Lisa Padilla: And Dr. Wang can you elaborate a little bit on application of being able to replicate how replicating the colors in those wings and in optical splitters might switch us from computer chips that are predominant today? [Full article]

Danny Glover, AirCongress (Podcast and Interview Transcript)

Transcribed from a previously recorded interview.


You are listening to Lisacast on BlogTalkRadio.

Hey welcome to the show the second one today. If you are a host on BlogTalkRadio, this is a new feature that not only can you do more than one show a day but also you can do longer shows. We have been responding to some future requests and we will continue to do so. It’s a big week for us. We just launched our revenue and sharing program for host which shares a piece of the advertising that runs on host profile and show pages. A big week for us and a big middle of the day for Lisacast. Today we have AirCongress gentleman Danny Glover is with us today. Danny, thanks for joining me.

Danny Glover: Thanks for having me on the show.

Lisa Padilla: And this is not your first time on BlogTalkRadio, right I didn’t bring you on first, right.

Danny Glover: No, I have actually been on Ed Morrissey’s show a couple of times, the most recent time was when we were talking about BlogTalkRadio’s partnership with AirCongress a few weeks ago.

Lisa Padilla: Okay very exciting for us and the BlogTalkRadio platform in general is very interesting to political talk-show hosts and listeners interested in that programing. As that as Ed Morrissey’s is well aware his sight Captain’s Quarters and headingright.com we also do headingleft.com and if you look under political categories on our website you will see hundreds of shows there on politics so these things seem to go together pretty well. So Danny, why don’t you tell us a little bit about the background of AirCongress and then with the present day state of poling and voting nomination, candidate races and so on and then we will ask you a couple of other questions.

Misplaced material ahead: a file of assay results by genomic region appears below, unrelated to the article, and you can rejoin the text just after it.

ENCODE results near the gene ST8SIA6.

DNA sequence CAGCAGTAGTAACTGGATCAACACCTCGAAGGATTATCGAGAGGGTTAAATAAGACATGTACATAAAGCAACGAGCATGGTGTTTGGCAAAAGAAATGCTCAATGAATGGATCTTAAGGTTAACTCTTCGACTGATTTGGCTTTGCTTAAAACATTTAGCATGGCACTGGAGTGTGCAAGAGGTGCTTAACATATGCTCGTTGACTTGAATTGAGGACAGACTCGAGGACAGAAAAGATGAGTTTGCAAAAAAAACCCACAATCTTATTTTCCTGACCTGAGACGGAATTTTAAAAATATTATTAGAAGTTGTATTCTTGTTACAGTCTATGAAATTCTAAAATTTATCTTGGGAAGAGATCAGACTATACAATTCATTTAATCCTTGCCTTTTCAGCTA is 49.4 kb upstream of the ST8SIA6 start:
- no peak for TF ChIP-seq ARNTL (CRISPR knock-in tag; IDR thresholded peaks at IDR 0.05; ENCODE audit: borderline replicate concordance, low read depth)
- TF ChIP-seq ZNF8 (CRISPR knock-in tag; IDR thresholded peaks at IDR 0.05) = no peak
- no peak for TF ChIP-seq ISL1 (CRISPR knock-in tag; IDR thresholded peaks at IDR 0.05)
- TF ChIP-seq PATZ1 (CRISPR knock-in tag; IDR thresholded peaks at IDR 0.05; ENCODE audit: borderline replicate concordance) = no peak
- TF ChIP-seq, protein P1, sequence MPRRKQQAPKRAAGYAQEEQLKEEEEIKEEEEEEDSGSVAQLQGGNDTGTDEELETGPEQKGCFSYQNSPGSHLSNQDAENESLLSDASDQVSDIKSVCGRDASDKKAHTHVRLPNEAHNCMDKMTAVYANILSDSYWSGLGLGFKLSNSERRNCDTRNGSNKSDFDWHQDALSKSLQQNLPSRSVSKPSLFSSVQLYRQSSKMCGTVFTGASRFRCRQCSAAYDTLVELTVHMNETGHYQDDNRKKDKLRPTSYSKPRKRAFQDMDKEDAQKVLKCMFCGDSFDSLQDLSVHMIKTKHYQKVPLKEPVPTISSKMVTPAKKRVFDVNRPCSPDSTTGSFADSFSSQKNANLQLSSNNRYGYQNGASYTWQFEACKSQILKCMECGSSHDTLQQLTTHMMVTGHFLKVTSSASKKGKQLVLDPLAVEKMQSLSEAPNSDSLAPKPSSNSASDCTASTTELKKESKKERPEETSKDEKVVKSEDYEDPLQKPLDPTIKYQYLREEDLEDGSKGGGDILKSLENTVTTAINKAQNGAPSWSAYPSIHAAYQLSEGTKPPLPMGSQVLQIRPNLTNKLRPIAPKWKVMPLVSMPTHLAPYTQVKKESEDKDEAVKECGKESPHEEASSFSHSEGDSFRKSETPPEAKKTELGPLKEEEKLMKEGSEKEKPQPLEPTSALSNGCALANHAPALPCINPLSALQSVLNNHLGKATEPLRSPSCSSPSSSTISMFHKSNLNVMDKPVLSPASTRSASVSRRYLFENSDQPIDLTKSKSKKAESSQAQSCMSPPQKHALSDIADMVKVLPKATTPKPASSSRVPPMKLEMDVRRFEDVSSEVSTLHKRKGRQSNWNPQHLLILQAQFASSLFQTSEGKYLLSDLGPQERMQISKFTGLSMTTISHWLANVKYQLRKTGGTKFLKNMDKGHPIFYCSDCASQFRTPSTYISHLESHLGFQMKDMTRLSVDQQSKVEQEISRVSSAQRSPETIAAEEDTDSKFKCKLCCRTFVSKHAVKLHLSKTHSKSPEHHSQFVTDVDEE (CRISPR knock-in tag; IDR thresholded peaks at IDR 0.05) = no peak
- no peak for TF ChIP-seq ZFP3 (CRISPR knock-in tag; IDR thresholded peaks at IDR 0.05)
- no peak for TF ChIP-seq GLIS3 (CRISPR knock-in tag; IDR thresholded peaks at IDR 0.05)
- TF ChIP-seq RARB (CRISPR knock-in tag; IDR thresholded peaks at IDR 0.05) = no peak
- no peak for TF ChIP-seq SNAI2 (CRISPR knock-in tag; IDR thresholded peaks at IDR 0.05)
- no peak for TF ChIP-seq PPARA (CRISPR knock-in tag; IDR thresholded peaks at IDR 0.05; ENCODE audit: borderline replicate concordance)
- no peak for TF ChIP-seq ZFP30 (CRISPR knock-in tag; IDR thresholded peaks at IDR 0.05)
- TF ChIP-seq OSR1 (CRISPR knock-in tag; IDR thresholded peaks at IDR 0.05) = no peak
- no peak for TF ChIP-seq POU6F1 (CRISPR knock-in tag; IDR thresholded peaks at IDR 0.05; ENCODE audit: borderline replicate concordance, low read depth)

Danny Glover: Okay sure. Well AirCongress is kind of an outgrowth of another blog that I started a few years ago called Beltway Blogroll for nationaljournal.com and when I was dealing with Beltway Blogroll I was tracking the impacts of blogs on politics and policy issues. And that was a big thing back in 2004. I started Beltway Blogroll in 2005. By 2006 the world was moving toward audio and video so it just seemed to me a natural outgrowth to start tracking audio and video and I decided to launch AirCongress this particular one is a private venture of my own I am doing in my spare time and it’s really just to track audio and video in the political and policy scene that includes videos by law makers who are producing them, our think tanks by campaigns by journalists and by bloggers who like it more. See anyone who is producing content out there I want to find it and create and views AirCongress as a portal for people who want to come to one spot and find all of the best audio and video. And I am trying to bring some of my journalistic instincts to bear there by basically saying I follow this kind of news for a long time now. Here is what I think is the most important.

Lisa Padilla: Right and by following this for a long time tell our listeners a little bit about your background in journalism and your experience in DC?

Danny Glover: I have been in Washington since 1991. I started Congressional Quarterly as a reporter. Congressional Quarterly coincidentally National Journal was started by people who used to work at CQ and they are direct competitor with Congressional Quarterly. So now I work for the competition. But I worked at CQ for about 6 and half years then I went over to an Internet publication that was kind of their op-ed page on the web it was IntellectualCapital.com. Worked there for about 3 years, 3 and a half years before it folded amongst the many dotcom folding in 2000 and then I came on at National Journal and I have been here at Technology Day ever since. I was the managing director at Tech Daily for about 6 years and then became the editor last fall.

Lisa Padilla: Okay and speaking of new media in Washington I have a clip from the last presidential radio address that I am going to play for us here.

Audio clip:

“The AMT was designed to ensure that the wealthy paid their first year of taxes. But when Congress passed the AMT decades ago, it was not indexed to for inflation. As a result the AMT’s higher tax burden is creeping up on more and more middle class families. To deal with this problem Congress has in recent years passed temporary legislation that prevented most middle class tax payers from having to pay the AMT. But this year Congress is yet to pass this legislation. A failure to do so would mean that 25 million Americans would be subject to the AMT, more than 6 times a number that faced the tax last year.”

Lisa Padilla: Okay and you know I played this quickly for two reasons. First is it’s interesting that the president is podcasting. Second because you can’t get the presidents radio address as a feed on the way out what say. But also secondly because we can talk about the democratization of media and I am sure you do often and the wide and less biased and more transparent distribution of news and opinion. But it’s a sweet and sour situation and so also is hoping that you would touch on some of the barriers, these conditions you know face now and in the future with regard to politics and the contribution of you know everyday job.